The world Okorafor has built is really interesting, especially to this european-descended, US-born person.  Ejii’s culture is rich and fascinating, and the context of speculative fiction allows Okorafor to present aspects of a world that most spec-fic readers would find rather alien (a predominantly Muslim Saharan Africa) using tools of the genre we’re already familiar with (learning new worlds is part of the package, after all).  It’s not just ‘oh, aren’t these people and these cultures Interesting?’, though.  The culture and the land shape Ejii and her behaviors and thoughts, so that when she herself is in an alien land and interacting with an alien culture, we learn as much about where she is from by the way she interacts while there as we do from anything Okorafor directly tells or shows us about it.

A truly wonderful book, by a writer worth watching.

Tiptree Honor Book logo

Tiptree Honor Book logo

That’s the slogan of the fund-raising arm of the James Tiptree, Jr. Literary Award, ie., the bakesale.

The Tiptree is a literary prize awarded annually for science fiction or fantasy that expands or explores our understanding of gender. It was created in 1991 by authors Pat Murphy and Karen Joy Fowler, and announced at Wiscon, the world’s premiere feminist science-fiction convention (held in Madison, Wisconsin each Memorial Day weekend). Every year, a panel of judges reads hundreds of books that explore the theme of gender in a speculative context, and compiles an honor list (some really great reads, here) as well as choosing whom to honor with the award itself.

So why am I writing about it?

I’ve recently taken over the administration of the Tiptree Bake Sale at Wiscon, and wanted to do a few things with it.

First, I wanted to increase the visibility of the award among one of my favorite non-fannish communities (ie., foodies).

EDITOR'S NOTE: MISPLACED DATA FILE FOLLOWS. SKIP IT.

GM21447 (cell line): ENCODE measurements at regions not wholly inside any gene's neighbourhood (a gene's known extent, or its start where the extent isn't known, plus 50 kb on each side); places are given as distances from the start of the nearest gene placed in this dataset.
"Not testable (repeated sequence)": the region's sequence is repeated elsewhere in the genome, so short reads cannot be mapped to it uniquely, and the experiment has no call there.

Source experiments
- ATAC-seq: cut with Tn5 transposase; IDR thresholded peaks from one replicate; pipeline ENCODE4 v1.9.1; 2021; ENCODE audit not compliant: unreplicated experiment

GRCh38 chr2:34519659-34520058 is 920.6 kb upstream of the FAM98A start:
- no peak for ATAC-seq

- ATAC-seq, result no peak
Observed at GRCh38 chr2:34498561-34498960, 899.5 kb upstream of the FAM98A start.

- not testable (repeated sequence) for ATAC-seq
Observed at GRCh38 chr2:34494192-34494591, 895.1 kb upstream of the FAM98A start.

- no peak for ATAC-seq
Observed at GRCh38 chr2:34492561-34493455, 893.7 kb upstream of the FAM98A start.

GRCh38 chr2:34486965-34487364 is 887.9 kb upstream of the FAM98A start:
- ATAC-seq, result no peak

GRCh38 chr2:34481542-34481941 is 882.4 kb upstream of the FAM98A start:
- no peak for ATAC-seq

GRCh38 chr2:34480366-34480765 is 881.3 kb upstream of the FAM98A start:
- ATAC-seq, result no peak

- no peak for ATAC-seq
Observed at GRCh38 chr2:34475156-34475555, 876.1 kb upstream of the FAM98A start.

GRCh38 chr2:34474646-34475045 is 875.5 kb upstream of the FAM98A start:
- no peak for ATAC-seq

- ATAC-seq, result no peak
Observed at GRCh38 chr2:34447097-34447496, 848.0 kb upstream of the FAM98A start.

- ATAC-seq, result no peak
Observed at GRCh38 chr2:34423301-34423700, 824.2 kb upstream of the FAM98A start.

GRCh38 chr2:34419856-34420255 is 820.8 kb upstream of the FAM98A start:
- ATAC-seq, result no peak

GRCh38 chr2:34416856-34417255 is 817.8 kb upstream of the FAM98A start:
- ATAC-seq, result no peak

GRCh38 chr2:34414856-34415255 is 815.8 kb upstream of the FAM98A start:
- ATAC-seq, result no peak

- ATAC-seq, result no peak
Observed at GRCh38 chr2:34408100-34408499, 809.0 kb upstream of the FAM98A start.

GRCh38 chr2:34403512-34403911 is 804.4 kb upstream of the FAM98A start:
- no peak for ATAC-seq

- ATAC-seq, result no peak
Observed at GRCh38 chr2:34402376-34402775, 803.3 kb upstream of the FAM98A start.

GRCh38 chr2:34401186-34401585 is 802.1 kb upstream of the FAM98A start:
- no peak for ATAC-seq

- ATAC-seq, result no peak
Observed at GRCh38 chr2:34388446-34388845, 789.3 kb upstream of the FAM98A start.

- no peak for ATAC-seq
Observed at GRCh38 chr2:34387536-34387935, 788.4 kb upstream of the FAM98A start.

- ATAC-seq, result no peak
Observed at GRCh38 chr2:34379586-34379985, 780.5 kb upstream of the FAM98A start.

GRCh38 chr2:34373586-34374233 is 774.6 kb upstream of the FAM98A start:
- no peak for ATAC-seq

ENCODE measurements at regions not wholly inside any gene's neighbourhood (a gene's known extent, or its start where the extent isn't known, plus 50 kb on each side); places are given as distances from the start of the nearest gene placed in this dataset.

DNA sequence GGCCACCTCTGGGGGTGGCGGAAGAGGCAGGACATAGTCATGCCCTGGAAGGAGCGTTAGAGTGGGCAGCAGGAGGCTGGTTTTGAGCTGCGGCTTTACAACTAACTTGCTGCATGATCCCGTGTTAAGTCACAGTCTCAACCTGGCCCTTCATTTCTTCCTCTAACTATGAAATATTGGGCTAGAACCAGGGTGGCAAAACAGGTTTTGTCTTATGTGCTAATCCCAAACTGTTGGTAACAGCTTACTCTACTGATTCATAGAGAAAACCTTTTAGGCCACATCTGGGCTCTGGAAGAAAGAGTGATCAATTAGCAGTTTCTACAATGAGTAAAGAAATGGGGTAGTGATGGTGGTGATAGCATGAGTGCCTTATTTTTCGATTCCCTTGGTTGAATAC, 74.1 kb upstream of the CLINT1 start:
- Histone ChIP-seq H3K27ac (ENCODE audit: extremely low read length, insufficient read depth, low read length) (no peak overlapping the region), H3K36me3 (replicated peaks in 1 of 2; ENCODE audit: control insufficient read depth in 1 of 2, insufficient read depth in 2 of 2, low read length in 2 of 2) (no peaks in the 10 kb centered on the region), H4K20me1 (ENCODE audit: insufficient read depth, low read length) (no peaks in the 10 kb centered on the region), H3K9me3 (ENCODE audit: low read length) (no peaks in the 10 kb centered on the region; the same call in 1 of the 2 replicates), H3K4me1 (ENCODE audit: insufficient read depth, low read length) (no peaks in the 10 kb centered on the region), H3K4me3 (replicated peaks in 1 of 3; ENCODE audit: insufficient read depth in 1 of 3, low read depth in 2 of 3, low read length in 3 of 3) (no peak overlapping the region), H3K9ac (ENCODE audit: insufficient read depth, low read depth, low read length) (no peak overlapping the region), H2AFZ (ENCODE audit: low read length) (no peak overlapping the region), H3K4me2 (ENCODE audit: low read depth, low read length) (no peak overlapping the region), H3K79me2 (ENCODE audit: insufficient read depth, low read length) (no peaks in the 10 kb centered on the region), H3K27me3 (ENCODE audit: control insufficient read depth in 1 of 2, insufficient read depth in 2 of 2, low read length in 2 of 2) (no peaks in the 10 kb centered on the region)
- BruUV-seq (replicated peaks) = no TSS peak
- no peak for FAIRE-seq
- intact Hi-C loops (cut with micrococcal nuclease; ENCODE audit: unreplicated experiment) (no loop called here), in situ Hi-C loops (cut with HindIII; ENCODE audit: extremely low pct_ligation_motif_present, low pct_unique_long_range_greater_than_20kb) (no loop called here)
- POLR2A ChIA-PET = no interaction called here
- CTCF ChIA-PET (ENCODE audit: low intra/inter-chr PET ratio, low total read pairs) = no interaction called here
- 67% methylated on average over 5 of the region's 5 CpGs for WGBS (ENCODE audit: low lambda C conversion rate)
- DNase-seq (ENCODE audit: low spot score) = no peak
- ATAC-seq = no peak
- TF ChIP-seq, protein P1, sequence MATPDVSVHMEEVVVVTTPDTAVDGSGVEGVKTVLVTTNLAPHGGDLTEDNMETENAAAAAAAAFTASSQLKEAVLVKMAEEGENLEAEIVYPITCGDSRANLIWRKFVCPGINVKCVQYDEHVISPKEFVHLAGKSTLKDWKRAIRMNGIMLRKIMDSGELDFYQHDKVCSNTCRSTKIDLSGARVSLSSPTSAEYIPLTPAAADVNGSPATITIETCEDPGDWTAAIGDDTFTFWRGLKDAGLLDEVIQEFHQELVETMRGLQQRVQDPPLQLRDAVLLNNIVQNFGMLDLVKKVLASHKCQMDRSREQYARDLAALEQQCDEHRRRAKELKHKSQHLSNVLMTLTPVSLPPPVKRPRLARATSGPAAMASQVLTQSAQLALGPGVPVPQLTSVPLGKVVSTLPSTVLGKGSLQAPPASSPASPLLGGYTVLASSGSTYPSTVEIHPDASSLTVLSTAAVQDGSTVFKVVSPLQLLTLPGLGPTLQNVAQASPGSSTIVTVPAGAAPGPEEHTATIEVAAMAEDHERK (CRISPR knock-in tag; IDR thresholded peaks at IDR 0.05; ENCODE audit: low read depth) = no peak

Second, I wanted to kick off a series of articles that will explore the greater question that we all occasionally face:  What to bake for a Bakesale?

I’ll be doing a series of combination posts – recipes (or links to recipes) for items that would be fantastic at a bake sale, plus short reviews of former Tiptree Award/Honor books.  Hopefully, one or the other (or both!) of these things will appeal to you – and I’d love to hear your suggestions for future features, either food- or book-related!

Today, I’m going to start with a link to one of the bake sale classics:

The Dream Bar, aka Magic Bar.

Usually a layer of shortbread crust, some gooey milk-based confection layer, chocolate, coconut, maybe some nuts…  Nicole over at Baking Bites recently made a batch, and they look yummy!  I’d certainly be happy to see those cross my desk come next month.  (Cut ahead of time into nice bite-sized pieces, please – these are best cut when cold, perhaps even frozen, as they tend to be a bit gooey).

And your book for today?

1996 Tiptree Winner The Sparrow, by Mary Doria Russell.

Russell grew up in Lombard, Illinois – right next to where I lived for almost ten years.  She is an anthropologist by training, and this expertise really informs her world-building and alien characters.

Our viewpoint character is Emilio, a Jesuit priest who is among the group of responders sent to make first contact with aliens after their signals are detected on Earth.  The book takes place in two alternating timelines simultaneously.  In one, we meet an older, traumatized Emilio who has returned from the expedition as the sole survivor, having obviously experienced something truly horrible.  In the other timeline, we follow the group as they journey to the alien planet and make first contact.  There is tremendous narrative tension, as you the reader know that somewhere along the line it all goes horribly wrong, but don’t know how or why.  Young Emilio and his companions are a really likeable bunch, and their developing friendships and relationships with each other ring really true and lifelike.

The religious elements of the book (Emilio has a crisis of faith as a result of his experiences, and this informs much of the narrative) are done really well.  There aren’t any black or white illustrations here – the characters and their beliefs are drawn realistically, wholly..  with complexity and nuance.  It is not a book you need to be religious to enjoy (I certainly am not, and I consider this one of my favorite books of all time) – but you will walk away from it with a more personal understanding of the intersection of faith and science.

This is an incredible book, and is very well written.  I often recommend it to people who think that they hate science fiction, that it’s all “rayguns and bug-eyed monsters”.  I hope that you enjoy it, as well.